'Kai the Hatchet-Wielding Hitchhiker' Convicted of First-Degree Murder in NJ Man's 2013 Beating Death - NBC New York

Chief Investigative Reporter Jonathan Dienst on crime, corruption and terrorism.

'Kai the Hatchet-Wielding Hitchhiker' Convicted of First-Degree Murder in NJ Man's 2013 Beating Death

Caleb "Kai" McGillvary gained some online fame after intervening in an assault on a California utility worker in which he described using a hatchet to fend off a further attack

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    What to Know

    • A man who gained Internet fame as "Kai the Hatchet-Wielding Hitchhiker" has been convicted of first-degree murder in a man's 2013 death

    • Caleb "Kai" McGillvary was accused of killing 74-year-old lawyer Joseph Galfy Jr., whose body was found in his Clark, New Jersey home

    • McGillvary gained online fame after intervening in an assault on a California utility worker, using a hatchet to fend off further attac

    A man who gained Internet fame as "Kai the Hatchet-Wielding Hitchhiker" has been convicted of first-degree murder in the beating death of an elderly New Jersey man, prosecutors say.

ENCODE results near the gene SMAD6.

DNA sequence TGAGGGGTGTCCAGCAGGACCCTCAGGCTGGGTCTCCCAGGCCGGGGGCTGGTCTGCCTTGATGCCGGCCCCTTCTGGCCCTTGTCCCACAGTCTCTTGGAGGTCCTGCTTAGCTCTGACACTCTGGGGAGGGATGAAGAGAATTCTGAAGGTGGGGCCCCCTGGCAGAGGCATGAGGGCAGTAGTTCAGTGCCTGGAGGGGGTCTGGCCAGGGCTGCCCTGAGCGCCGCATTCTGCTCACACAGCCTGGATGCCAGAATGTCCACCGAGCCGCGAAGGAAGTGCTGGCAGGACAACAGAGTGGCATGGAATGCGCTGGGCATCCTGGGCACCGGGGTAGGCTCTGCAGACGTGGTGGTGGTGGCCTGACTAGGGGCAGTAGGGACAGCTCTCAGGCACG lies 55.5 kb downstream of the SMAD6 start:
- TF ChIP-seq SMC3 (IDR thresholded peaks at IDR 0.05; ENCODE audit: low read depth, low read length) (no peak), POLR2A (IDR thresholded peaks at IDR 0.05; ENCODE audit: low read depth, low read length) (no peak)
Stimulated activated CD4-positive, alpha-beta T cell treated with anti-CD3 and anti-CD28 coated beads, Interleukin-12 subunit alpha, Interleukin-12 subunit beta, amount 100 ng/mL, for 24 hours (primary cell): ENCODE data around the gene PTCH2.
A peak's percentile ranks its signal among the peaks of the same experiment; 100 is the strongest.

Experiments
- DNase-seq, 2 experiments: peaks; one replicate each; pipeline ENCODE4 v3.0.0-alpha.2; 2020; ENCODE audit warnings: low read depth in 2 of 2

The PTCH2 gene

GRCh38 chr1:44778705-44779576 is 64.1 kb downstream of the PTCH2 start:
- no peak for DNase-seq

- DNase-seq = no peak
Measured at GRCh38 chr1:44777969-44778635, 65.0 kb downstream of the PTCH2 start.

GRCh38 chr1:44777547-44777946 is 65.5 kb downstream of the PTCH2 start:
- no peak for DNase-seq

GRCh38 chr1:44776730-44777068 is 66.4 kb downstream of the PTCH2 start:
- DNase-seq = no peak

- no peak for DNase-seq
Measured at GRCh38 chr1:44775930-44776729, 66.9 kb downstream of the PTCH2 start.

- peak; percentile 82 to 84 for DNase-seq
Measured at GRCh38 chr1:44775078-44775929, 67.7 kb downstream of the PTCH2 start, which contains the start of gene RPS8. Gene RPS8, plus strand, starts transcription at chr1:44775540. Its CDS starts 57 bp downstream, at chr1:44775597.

Caleb "Kai" McGillvary, 30, was accused of killing 74-year-old lawyer Joseph Galfy Jr., whose body was found on May 13, 2013 in his Clark home.

    Authorities say McGillvary and Galfy met in New York City and McGillvary stayed at Galfy's home.

    When police found Galfy's body, he had "numerous serious blunt-force injuries to his face, head, neck, chest, and arms, including three skull fractures, four broken ribs, and severe contusions, abrasions, and bleeding – injuries that contradicted McGillvary’s self-defense claim," the Union County Prosecutor's Office said Wednesday. 

    "Hatchet-Wielding Hitchhiker" Turned in by Barista: Police

    [NY] "Hatchet-Wielding Hitchhiker" Turned in by Barista: Police
    Authorities say the internet celebrity known as "Kai the Hatchet-Wielding Hitchhiker" was turned in to police by a coffee barista who recognized him. Pat Battle reports.
    (Published Friday, May 17, 2013)

    McGillvary was arrested in Philadelphia days later after a barista at a coffee shop recognized him and called police, according to prosecutors. 

    "This was a brutal, vicious, senseless crime, and we are pleased that the interests of justice have been served," Acting Prosecutor Michael Monahan said in a statement. 

    The Canadian McGillvary gained some online fame after intervening in a 2012 assault on a California utility worker in which he described using a hatchet to fend off a further attack.

    He's expected to be sentenced on June 13 and could face up to life in prison. 

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